RogerBW's Blog

Pyramid 93: Cops and Lawyers 11 September 2016

Pyramid, edited by Steven Marsh, is the monthly GURPS supplement containing short articles with a loose linking theme. This time it's police and legal systems.

Mass Combat in the City (David L. Pulver) extends the Mass Combat system by adding urban combatants - American-style militarised police units are here, and so are rioting mobs, bike gangs, implausibly cinematic terrorists, and so on. (It's a small shame not to have technicals, trucks armed with improvised weapon mounts, included too.) Pulver, who usually knows his stuff, unfortunately includes the nonsensical term "semi-automatic assault weapons" in one of his descriptions. This is a set of units for a city at war, not for anything I'd normally recognise as police work; rather than an extension to a police campaign, I see this as something to use when practically any urban campaign has gone really horribly wrong.

Above the Law (Christopher R. Rice) tries to join superheroic powers to an actual functioning legal system. I regard this as bold but essentially pointless (the source material doesn't generally represent a functioning legal system, which is why you can have superheroes in the first place), but it's a workmanlike job, with accrued Misconduct Points gradually making the reactions of law enforcers more negative until arrest is inevitable. The main body of the article gives guidelines for rating powers in terms of GURPS Legality Class, based on how much damage they do (most obviously) but also touching on concealment, transmutation, extreme defences, shape-shifting, and so on. Designer's notes here.

Sultans, Shurta, and the Courts (Jon Black) is the sort of article I'd usually expect Matt Riggsby to write, an introduction to the legal systems of the classical Islamic world (632 to 1800 or so). There are three separate approaches here: the religious sharia, the low-level secular shurta, and the high-level secular maẓālim, with details on jurisdictions, how proceedings are initiated, what evidence is acceptable, and how a verdict is determined. There are notes on the philosophical underpinnings of sharia to enable the player to get a handle on the sort of decision it reaches without spending years becoming an expert in it, and on the types of judge and official to be found in each system. The article concludes with several adventure seeds. I may well use this as the ancestral basis for the laws of a much-secularised but nominally-Islamic state in one of my current games.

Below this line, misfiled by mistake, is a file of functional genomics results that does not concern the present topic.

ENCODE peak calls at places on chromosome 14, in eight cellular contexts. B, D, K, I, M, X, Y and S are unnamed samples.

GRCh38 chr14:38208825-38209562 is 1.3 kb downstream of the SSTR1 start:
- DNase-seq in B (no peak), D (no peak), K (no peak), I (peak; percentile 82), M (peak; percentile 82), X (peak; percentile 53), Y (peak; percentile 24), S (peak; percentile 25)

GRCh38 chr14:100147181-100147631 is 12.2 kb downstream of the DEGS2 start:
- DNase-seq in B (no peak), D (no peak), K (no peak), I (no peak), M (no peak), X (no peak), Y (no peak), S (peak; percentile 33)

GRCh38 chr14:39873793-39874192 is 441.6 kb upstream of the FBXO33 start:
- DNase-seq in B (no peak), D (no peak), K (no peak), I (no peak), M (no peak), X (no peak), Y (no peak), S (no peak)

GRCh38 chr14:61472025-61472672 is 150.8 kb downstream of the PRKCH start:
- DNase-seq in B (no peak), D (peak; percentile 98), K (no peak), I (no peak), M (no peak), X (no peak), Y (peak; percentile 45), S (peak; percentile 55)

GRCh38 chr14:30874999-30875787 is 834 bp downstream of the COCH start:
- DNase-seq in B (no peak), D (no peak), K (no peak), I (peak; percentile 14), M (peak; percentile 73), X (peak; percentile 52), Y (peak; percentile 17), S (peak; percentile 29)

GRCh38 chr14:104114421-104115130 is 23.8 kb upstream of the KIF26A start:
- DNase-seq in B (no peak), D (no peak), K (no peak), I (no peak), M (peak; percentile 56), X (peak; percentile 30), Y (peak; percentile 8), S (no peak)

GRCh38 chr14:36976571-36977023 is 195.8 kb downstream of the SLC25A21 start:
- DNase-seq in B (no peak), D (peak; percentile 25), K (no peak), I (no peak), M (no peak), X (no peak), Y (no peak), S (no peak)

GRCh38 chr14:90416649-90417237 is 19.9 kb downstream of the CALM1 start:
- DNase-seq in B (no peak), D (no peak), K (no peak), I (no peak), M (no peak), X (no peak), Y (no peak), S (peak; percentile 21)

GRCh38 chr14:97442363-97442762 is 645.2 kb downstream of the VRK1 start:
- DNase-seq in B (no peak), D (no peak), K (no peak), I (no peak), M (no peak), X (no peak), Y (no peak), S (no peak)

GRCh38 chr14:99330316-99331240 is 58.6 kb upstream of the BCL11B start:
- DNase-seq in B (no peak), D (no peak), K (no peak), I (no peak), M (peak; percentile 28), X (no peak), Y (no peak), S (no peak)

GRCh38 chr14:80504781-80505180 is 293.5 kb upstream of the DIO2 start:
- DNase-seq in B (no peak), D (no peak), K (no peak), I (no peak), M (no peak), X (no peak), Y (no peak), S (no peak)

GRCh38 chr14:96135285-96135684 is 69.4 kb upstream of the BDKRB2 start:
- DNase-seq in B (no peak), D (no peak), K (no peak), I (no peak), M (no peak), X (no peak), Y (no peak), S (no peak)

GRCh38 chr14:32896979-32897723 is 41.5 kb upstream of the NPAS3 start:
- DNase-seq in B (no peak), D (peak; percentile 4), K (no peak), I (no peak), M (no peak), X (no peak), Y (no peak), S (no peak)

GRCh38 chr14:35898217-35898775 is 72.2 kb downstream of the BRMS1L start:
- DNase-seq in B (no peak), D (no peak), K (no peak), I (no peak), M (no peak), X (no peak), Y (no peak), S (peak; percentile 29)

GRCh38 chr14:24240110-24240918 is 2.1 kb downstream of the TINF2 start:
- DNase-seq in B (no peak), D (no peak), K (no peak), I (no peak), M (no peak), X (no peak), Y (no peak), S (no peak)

Eidetic Memory: Marine Protector and Dolphin (David L. Pulver) gives descriptions and statistics for a US Coast Guard patrol boat (crew of ten) and helicopter. No illustrations, which is a shame; let's fix that by linking here and here. This is obviously very specific to the USCG, which by some measures is among the world's larger navies, but the mission descriptions and adventure seeds may be useful elsewhere.

Mega-Max! (J. Edward Tremlett) describes American-style prisons for supervillains. The company running the prisons is clearly dodgy in the extreme, and treatment or rehabilitation are of course not even considered as possibilities; I suppose it makes for good adventures, but it's all a bit grim for my taste.

Judicium Dei (Nathan M.M. Meluvor) examines trial in the sight of God, by combat or by ordeal, and how they can be implemented in game mechanics both in mundane terms and in the case that there actually is regular divine intervention in the setting. This is on my rereading list for next time I run a fantasy game.

Random Thought Table: When the Bad Guy Threatens to Wiggle off the Hook (Steven Marsh) looks at how to deal with the scenario in which a foe, already caught, does something clever at trial and threatens to get away with it. The key point is to make the positive outcome genuinely positive, getting the villain punished and achieving something else, rather than just setting things back to where they were when the heroes win options include a more complex scheme, involving other people, behind the one that's already been found out, or legal problems caused to the heroes that make them have to re-evaluate the way they work.

There's little of direct and immediate use to me here (and I'm generally not a superhero gamer), but several articles that I'll refer back to when relevant situations seem likely to arise. This is one of the reasons why I like GURPS: it has room for talk about things like legal systems, rather than just saying "you shoot the bad guys". Pyramid 94 is available from Warehouse 23.

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